When you’re elbows-deep in applying visual tweaks to your HTML email design, it’s very easy to forget how important writing quality, punchy copy can be. Tailoring email copy to your audience is not a matter of ensuring your message is readable even with images turned off, but presenting it in a style that your readers will respond to. In this post we’ll highlight some considerations when writing effective email copy, including tone, personality, keeping it concise, offering value to the reader and testing.

Start the conversation

You don’t have to be an expert copywriter to engage audiences, simply someone who understands the objectives of your campaign and can adapt their language to suit. We do this in everyday life – how you talk to a new client will, in most cases, be very different from how you address your partner or friends. And just like real life, being authentic and conversational is key to creating dialogue, regardless of whether you’re selling fashion to teens or life insurance to retirees.

With this in mind, consider the unique voice of your email communications and keep it consistent. Will your campaign convey the personality of a marketing team, senior management, a product user, or a friend? Each of these roles (and many more) will use their language differently and have a different kind relationship with the reader. Flipping from one persona to the next simply doesn’t work.

Get to the point

The Internet has many times over been blamed for turning us into lazy, keyword-seeing readers. Whether or not this is a result of mental shortcutting or backlit screens, keep your copy clear and concise. The majority of readers will not read the entirety of your email, let alone large blocks of text. So, highlight key points in your copy, use visual devices like colour and space and ensure that the message is immediately tangible – after all, you only have a few initial seconds before your reader decides to discard your email… Or read on.

Inspire action

At this point, it’s worth considering the importance of a strong call-to-action – what’s in it for the reader, anyway? Sell with value – outline the benefits of your product and the useful ways in which it can be used. Identify common pain-points and how you can overcome them. As many clients look towards fostering a level of engagement that goes much deeper than simply counting click-throughs to a landing page, compel recipients to explore your site, request more information, try new things and return for more.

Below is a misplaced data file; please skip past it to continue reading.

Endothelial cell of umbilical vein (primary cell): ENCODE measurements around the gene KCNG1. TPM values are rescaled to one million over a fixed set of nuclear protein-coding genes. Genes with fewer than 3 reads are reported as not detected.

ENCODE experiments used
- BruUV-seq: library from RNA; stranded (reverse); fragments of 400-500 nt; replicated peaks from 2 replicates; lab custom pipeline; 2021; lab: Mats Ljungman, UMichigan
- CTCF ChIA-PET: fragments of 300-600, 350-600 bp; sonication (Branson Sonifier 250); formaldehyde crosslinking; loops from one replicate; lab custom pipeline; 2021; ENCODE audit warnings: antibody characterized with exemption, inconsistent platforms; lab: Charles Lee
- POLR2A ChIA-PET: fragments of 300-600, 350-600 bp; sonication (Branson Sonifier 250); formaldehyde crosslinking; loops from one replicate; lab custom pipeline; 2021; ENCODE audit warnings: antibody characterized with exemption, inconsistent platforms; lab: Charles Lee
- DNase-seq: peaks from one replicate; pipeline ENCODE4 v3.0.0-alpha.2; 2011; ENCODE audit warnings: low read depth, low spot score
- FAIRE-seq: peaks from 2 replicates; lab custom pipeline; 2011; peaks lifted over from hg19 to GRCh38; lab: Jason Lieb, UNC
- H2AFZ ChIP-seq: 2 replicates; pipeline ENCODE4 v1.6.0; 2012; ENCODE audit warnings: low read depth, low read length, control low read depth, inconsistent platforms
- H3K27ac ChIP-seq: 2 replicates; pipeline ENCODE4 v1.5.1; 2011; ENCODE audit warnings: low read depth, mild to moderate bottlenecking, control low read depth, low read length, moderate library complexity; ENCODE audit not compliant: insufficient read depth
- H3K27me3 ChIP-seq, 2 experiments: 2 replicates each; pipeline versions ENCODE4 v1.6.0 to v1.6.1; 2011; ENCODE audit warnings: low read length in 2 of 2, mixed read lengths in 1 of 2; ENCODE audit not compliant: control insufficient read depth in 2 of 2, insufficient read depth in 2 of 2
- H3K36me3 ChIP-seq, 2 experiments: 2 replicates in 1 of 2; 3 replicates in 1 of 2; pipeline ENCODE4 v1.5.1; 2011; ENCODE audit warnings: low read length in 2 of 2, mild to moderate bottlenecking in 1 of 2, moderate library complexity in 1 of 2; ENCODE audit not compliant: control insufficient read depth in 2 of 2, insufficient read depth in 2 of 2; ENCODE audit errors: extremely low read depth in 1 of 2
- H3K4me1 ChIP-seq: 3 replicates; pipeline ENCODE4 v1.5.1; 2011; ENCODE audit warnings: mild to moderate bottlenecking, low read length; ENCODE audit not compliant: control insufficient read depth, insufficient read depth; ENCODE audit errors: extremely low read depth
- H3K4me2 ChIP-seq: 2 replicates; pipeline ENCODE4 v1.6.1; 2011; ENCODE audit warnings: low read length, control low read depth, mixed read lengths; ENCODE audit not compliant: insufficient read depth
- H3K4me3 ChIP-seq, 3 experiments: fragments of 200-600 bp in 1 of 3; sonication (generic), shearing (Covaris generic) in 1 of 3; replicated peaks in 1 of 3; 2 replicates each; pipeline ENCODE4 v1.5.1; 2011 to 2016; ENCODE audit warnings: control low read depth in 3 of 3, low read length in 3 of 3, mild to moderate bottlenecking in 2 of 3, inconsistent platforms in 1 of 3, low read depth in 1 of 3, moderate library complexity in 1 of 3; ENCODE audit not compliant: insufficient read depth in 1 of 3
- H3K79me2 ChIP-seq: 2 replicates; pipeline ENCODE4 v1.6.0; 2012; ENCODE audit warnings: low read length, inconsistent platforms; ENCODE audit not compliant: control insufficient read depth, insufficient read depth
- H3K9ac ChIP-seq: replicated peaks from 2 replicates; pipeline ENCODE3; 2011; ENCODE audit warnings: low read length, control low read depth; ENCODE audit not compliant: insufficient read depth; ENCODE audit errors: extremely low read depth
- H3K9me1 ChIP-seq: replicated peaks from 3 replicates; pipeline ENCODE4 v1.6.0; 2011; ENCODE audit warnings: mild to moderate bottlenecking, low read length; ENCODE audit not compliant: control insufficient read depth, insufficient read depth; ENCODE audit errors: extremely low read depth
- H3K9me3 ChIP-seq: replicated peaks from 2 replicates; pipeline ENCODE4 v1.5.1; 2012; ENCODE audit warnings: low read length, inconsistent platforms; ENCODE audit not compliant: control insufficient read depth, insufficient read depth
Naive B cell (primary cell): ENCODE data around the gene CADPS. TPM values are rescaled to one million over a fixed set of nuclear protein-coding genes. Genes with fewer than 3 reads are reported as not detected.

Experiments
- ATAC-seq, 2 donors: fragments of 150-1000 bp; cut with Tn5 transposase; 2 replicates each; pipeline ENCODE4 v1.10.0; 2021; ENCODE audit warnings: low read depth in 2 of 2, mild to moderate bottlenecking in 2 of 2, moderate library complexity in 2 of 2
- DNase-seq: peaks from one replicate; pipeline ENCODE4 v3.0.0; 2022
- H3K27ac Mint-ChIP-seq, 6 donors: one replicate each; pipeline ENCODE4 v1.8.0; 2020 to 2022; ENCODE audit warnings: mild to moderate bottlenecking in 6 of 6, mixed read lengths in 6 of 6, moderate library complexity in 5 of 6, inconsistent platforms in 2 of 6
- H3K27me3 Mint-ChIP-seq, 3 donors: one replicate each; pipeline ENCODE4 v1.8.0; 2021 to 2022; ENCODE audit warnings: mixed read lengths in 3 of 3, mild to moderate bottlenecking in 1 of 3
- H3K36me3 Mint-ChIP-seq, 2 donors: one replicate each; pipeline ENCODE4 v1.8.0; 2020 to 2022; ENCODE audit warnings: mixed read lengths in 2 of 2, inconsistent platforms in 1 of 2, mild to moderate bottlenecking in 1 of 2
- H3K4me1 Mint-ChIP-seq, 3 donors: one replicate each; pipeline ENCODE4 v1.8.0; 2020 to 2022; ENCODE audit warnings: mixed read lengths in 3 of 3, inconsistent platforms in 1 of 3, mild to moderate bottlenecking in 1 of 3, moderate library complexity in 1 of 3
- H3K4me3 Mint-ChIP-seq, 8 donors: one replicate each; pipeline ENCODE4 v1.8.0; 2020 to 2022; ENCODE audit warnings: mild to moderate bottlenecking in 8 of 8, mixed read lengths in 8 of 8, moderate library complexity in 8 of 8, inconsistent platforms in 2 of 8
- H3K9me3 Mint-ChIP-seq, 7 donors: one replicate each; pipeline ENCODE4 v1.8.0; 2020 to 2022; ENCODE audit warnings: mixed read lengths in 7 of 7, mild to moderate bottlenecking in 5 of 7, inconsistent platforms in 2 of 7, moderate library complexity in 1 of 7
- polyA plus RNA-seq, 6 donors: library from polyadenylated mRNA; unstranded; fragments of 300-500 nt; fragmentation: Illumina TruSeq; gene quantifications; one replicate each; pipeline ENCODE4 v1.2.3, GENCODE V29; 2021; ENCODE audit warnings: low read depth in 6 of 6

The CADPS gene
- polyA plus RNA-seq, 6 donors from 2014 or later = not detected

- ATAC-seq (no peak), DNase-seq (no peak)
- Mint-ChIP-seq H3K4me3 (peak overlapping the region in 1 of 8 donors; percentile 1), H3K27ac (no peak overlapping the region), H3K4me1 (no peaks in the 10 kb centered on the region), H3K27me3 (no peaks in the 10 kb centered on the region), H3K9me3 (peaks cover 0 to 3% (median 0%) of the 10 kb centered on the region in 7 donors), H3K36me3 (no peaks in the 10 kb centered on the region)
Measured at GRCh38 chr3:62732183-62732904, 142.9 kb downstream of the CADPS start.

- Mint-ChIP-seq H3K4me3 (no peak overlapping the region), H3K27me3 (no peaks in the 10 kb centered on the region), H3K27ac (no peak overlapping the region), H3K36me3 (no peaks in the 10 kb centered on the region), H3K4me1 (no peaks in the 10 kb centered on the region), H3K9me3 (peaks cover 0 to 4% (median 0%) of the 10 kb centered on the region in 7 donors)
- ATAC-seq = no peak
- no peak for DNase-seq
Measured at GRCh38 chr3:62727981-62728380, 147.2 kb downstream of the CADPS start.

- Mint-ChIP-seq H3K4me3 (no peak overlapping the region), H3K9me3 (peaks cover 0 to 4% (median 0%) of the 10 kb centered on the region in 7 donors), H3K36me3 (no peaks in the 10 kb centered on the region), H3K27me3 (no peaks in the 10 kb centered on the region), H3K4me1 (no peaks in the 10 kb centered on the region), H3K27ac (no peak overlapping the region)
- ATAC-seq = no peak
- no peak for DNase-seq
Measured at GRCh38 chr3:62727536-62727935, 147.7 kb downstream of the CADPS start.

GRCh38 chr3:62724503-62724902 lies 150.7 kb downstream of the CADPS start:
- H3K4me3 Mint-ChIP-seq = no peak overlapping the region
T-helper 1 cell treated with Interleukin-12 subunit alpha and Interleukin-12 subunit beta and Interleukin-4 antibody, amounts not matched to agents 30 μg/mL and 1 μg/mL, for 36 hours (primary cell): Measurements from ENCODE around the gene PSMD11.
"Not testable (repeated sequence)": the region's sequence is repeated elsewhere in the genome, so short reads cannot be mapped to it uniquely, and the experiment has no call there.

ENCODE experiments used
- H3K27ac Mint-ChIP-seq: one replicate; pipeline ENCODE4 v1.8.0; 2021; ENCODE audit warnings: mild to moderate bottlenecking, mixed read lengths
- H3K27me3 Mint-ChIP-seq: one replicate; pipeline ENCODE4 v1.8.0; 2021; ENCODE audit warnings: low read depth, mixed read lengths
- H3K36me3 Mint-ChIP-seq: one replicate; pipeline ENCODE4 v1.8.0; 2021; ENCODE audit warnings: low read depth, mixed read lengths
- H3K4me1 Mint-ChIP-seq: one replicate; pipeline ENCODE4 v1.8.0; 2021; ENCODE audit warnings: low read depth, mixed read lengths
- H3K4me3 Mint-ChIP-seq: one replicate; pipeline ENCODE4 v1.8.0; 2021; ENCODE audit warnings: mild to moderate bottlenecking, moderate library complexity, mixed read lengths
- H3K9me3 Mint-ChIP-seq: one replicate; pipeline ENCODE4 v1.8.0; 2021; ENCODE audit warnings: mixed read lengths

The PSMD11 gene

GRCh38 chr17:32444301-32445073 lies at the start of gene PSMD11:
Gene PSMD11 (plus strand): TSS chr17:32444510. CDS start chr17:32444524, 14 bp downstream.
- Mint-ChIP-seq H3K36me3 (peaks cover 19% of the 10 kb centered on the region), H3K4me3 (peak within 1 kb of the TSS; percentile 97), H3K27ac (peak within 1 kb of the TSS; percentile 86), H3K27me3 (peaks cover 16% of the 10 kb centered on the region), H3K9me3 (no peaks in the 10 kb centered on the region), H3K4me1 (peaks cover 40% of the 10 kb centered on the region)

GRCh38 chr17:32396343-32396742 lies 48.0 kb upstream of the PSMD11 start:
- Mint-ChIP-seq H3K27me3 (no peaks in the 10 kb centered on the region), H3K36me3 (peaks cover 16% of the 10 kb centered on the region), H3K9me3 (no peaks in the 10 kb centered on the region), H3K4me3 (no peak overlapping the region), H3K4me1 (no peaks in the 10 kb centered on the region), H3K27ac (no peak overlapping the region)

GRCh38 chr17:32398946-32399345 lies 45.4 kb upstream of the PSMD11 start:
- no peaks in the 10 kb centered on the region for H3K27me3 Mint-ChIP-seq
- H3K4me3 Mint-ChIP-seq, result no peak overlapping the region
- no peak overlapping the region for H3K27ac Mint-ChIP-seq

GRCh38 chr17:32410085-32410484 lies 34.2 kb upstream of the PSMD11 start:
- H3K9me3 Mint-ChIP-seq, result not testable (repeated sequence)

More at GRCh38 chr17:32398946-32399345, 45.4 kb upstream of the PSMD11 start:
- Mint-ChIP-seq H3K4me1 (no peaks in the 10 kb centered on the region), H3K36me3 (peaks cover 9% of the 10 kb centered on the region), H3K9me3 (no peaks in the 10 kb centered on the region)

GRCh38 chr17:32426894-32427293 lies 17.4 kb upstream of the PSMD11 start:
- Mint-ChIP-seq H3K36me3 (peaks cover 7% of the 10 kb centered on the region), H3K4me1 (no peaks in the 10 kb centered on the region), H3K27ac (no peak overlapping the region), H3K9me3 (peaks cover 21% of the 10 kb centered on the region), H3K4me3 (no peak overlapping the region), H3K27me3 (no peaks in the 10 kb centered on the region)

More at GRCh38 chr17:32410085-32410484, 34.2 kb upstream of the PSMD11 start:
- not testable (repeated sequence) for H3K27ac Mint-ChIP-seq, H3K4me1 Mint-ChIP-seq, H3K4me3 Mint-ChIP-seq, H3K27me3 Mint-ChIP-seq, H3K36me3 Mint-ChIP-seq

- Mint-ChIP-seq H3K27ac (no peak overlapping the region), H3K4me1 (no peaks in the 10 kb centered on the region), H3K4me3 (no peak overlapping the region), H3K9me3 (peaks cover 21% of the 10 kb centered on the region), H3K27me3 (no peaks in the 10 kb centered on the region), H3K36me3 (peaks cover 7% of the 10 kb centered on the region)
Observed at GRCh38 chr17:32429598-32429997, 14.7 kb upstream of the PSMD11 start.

Test, learn and improve

Finally, test and refine your email campaigns. Proofread, run your email copy past another set of eyes, ask for opinions. Progressively refine your copy using A/B testing, by comparing subject lines, differing calls to action and body content, all while delivering the most attractive email to your subscribers.

The quality of copy is critical to the success of a campaign, yet with the visual attraction of HTML email, often gets simply relegated to a design afterthought. Remember your objectives and ultimately, how you’re going to measure the success of the campaign – you can define your brand’s relationship with the reader, inspire action and learn more about your audience, simply by giving your copy some consideration and seeing it from recipient’s point of view.

Have a tip to add? These are only a few hints as how you can improve your copy and ensure more responsive subscribers, so please add your own tips and suggestions below.

  • Bryan Quilty

    As far as I can tell, copy is one of the most over-looked and short-sighted aspects of email marketing. It’s obvious with most of the newsletters I receive; the copy is not taken seriously and in turn, not engaging. The school of thought is to more or less blurt out the message or announcement without any incentive for the end user to pay attention, much less click-through.

    Less IS more. Great post.

  • indie_preneur

    It’s just like having a Content Strategy when it comes to your website copy. Design is still the only thing (usually in my experience) a client sees, but we as designers need to do a better job of expressing the importance of both design AND copy for the success of an email.

    Great article by the way.

  • Natalia Ventre

    Thanks for the tips. The designer can’t do it alone, good copy is necessary to the success of the campaign.

  • Ros Hodgekiss